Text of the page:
Colorado, a state of the American Union, in 37°-41°N. lat., and 102°-109° W. long., traversed from north to south by ranges of the Rocky Mountains. It takes its name from the river Colorado, to the basin of which all the western slope of the state belongs, as the eastern does to the Mississippi valley; while part of the south is drained by the Rio Grande and its head-streams. The area is 103,645 sq. m., or rather more than half that of France, Colorado being fifth of the states in size. The high plains and over-drained mesas to the west are not clearly marked off from the mountain-region; and much of the western slope is actually mountainous. The eastern slope, which embraces about two-fifths of the whole state, is, apart from the foothills skirting the flank of the mountain-region, an open and comparatively treeless plain, with a surface singularly monotonous, and for the most part devoted to the pasturage of cattle and sheep. This level region averages 5000 feet in altitude, and its lowest point is 3000 feet above sea-level. The mountain region contains more than a hundred peaks exceeding 13,000 feet, the loftiest being Blanca Peak (14,464 feet). Six passes cross mountain-ranges at points over 12,000 feet high; the Argentine Pass is 13,000 feet in altitude. Railways are led across many of these passes. A marked feature of the mountain-region is presented in the parks, or rich mountain-valleys, often very spacious, and generally bearing evidence of being the dried basins of lakes. The central mountain-region, with its parks, canons, and hot springs, and its rich mineral deposits, has attracted most attention; the western part of the state is far less accessible and less developed. The rainfall is small; but a good many important streams take their rise in the state, including several tributaries of the Colorado; the Arkansas and South-Platte, flowing to the Mississippi; and the Rio Grande. Extensive and important irrigation-works are fed by some of these streams. From the dryness of the air, Colorado has a great reputation as a health-resort. The medicinal and thermal springs are numerous. A disease called ' mountain fever' is endemic in some places. Agriculture is remunerative in all sections where irrigation can be effected. Insect-plagues, including the Colorado potato-beetle, have proved very destructive; the Rocky-mountain locust has of late been comparatively harmless.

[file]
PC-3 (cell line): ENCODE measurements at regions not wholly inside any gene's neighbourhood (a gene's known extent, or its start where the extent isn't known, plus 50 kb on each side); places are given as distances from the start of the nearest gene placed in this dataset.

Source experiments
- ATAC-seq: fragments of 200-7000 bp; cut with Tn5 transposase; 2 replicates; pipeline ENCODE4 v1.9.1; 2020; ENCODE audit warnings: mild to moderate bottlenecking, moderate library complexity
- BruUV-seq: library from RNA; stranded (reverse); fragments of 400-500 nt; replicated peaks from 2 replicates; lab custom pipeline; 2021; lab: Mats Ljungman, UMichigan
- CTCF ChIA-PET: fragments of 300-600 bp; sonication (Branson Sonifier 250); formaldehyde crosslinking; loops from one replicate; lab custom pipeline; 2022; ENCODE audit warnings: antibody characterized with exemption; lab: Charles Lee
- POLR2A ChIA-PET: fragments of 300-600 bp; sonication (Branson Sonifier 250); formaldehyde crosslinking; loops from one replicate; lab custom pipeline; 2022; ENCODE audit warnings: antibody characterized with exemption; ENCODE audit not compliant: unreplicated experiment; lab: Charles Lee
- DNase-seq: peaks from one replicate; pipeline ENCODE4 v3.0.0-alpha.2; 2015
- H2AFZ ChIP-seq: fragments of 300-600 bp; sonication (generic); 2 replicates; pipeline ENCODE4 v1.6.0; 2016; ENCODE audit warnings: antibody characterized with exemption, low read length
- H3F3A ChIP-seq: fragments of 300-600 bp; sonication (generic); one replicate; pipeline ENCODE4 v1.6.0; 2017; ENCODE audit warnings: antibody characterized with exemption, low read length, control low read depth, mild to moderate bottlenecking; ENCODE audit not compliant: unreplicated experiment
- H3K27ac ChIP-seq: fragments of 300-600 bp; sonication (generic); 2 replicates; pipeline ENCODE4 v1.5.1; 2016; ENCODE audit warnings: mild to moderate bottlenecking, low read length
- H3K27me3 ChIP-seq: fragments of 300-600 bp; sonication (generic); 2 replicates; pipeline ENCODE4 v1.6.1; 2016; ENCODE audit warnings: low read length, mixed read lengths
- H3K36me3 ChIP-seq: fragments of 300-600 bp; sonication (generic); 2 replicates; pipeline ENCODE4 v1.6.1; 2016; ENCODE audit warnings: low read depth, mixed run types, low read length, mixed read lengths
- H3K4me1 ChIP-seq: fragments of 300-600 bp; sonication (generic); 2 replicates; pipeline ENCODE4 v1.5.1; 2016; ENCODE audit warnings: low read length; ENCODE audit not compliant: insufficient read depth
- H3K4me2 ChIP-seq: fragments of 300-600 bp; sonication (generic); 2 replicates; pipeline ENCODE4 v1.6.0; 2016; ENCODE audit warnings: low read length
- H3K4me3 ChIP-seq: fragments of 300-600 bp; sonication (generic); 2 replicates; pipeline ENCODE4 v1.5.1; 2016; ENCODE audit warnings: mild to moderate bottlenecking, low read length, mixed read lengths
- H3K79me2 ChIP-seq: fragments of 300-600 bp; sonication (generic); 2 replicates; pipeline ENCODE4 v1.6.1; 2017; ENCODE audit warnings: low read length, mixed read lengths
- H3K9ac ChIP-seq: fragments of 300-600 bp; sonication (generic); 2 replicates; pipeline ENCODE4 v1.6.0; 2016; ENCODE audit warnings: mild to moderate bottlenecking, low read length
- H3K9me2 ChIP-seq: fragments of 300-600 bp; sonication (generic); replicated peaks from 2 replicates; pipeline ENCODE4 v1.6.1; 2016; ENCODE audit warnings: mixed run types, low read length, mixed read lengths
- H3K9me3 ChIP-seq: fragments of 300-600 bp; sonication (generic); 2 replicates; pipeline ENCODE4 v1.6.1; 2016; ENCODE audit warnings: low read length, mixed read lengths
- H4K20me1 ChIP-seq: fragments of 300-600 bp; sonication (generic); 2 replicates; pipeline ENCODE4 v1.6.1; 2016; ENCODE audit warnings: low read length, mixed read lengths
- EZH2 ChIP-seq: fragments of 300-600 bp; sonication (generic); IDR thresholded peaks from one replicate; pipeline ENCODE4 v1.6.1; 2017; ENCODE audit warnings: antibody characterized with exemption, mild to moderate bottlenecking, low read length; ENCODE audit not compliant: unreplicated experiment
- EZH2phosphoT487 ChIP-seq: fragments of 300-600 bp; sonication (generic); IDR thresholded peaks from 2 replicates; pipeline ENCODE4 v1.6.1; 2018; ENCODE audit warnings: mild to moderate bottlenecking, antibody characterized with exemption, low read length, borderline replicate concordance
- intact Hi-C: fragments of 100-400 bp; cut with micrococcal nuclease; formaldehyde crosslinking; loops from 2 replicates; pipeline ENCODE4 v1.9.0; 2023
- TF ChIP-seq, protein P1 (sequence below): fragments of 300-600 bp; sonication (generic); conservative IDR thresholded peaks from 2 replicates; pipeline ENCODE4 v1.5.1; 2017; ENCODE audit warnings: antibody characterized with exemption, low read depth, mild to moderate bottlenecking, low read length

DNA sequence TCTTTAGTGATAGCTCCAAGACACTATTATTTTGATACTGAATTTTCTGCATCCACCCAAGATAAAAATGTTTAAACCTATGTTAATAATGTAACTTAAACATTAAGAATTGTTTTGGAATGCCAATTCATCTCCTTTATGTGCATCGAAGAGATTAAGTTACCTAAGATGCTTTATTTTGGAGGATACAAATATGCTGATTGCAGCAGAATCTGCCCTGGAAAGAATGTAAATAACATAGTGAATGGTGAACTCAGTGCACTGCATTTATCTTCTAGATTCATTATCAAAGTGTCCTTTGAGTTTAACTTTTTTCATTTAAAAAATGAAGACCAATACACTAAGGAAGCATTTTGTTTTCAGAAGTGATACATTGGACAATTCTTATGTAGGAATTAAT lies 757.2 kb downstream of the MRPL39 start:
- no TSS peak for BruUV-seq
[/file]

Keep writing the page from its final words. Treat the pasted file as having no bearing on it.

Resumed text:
The discovery of gold (1858) in the neighbourhood of Pike's Peak led to the first important settlements in this region. Since 1873 the silver production has far exceeded that of gold, and the state took rank as the first in out-turn of silver, second or third in its gold, and first or second in the production of the precious metals in general. The depreciation of silver and the currency legislation of 1893 led to the closing of some of the silver-mines, and on the other hand a development of gold-mining took place, so that from 1897 Colorado was the chief gold-producing state of the Union, and from 1900 onwards produced annually twice as much as California. In the working of the silver ores much lead is obtained. There are great beds of coal. Iron and Bessemer steel rails are among the manufactures; copper, cement, fireclay, and manganese are wrought; and there are thirty petroleum wells near Florence. Not quite one-half of this region was acquired by the United States from France in 1804; the remainder was ceded by Mexico in 1848. The southern part has a small Spanish-speaking population, partially of Indian descent. Colorado was organised as a territory in 1861, and was admitted as a state in 1876. The principal towns are Denver, the capital (106,713), and Pueblo (24,558). Pop. of Colorado (1860) 34,277; (1870) 39,864; (1880) 194,327; (1885) 243,910; (1890) 412,198; (1900) 539,700.